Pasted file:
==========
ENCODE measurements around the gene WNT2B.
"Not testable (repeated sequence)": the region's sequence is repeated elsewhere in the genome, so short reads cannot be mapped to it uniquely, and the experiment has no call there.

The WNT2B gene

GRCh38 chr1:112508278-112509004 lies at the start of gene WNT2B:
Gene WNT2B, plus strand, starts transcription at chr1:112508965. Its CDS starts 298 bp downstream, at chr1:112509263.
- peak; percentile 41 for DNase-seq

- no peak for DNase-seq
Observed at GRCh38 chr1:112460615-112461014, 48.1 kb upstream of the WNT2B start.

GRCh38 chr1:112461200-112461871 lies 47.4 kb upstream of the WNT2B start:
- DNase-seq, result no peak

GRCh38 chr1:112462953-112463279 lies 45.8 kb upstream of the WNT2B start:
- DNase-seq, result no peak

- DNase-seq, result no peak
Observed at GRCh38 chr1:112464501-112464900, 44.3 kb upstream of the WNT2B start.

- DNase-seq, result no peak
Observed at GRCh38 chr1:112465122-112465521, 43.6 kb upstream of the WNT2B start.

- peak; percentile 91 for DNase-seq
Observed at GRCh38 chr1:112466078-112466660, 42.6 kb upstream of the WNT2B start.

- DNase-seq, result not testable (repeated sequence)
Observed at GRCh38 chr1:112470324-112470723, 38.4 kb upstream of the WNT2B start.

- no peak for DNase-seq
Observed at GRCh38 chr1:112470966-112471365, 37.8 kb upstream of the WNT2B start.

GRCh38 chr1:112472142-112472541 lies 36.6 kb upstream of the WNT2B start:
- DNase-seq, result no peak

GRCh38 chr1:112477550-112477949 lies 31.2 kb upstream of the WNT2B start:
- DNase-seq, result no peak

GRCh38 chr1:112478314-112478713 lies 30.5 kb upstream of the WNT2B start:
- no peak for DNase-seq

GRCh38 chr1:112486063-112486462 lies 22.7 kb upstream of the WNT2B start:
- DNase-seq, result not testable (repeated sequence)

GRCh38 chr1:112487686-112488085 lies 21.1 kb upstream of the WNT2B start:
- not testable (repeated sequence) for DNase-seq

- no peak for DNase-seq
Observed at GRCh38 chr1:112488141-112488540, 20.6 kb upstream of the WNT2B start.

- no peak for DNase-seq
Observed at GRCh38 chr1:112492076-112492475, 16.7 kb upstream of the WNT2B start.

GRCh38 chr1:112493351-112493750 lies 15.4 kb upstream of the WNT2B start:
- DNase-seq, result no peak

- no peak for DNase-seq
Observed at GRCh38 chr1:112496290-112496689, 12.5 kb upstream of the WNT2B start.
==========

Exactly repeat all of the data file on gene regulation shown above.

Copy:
ENCODE measurements around the gene WNT2B.
"Not testable (repeated sequence)": the region's sequence is repeated elsewhere in the genome, so short reads cannot be mapped to it uniquely, and the experiment has no call there.

The WNT2B gene

GRCh38 chr1:112508278-112509004 lies at the start of gene WNT2B:
Gene WNT2B, plus strand, starts transcription at chr1:112508965. Its CDS starts 298 bp downstream, at chr1:112509263.
- peak; percentile 41 for DNase-seq

- no peak for DNase-seq
Observed at GRCh38 chr1:112460615-112461014, 48.1 kb upstream of the WNT2B start.

GRCh38 chr1:112461200-112461871 lies 47.4 kb upstream of the WNT2B start:
- DNase-seq, result no peak

GRCh38 chr1:112462953-112463279 lies 45.8 kb upstream of the WNT2B start:
- DNase-seq, result no peak

- DNase-seq, result no peak
Observed at GRCh38 chr1:112464501-112464900, 44.3 kb upstream of the WNT2B start.

- DNase-seq, result no peak
Observed at GRCh38 chr1:112465122-112465521, 43.6 kb upstream of the WNT2B start.

- peak; percentile 91 for DNase-seq
Observed at GRCh38 chr1:112466078-112466660, 42.6 kb upstream of the WNT2B start.

- DNase-seq, result not testable (repeated sequence)
Observed at GRCh38 chr1:112470324-112470723, 38.4 kb upstream of the WNT2B start.

- no peak for DNase-seq
Observed at GRCh38 chr1:112470966-112471365, 37.8 kb upstream of the WNT2B start.

GRCh38 chr1:112472142-112472541 lies 36.6 kb upstream of the WNT2B start:
- DNase-seq, result no peak

GRCh38 chr1:112477550-112477949 lies 31.2 kb upstream of the WNT2B start:
- DNase-seq, result no peak

GRCh38 chr1:112478314-112478713 lies 30.5 kb upstream of the WNT2B start:
- no peak for DNase-seq

GRCh38 chr1:112486063-112486462 lies 22.7 kb upstream of the WNT2B start:
- DNase-seq, result not testable (repeated sequence)

GRCh38 chr1:112487686-112488085 lies 21.1 kb upstream of the WNT2B start:
- not testable (repeated sequence) for DNase-seq

- no peak for DNase-seq
Observed at GRCh38 chr1:112488141-112488540, 20.6 kb upstream of the WNT2B start.

- no peak for DNase-seq
Observed at GRCh38 chr1:112492076-112492475, 16.7 kb upstream of the WNT2B start.

GRCh38 chr1:112493351-112493750 lies 15.4 kb upstream of the WNT2B start:
- DNase-seq, result no peak

- no peak for DNase-seq
Observed at GRCh38 chr1:112496290-112496689, 12.5 kb upstream of the WNT2B start.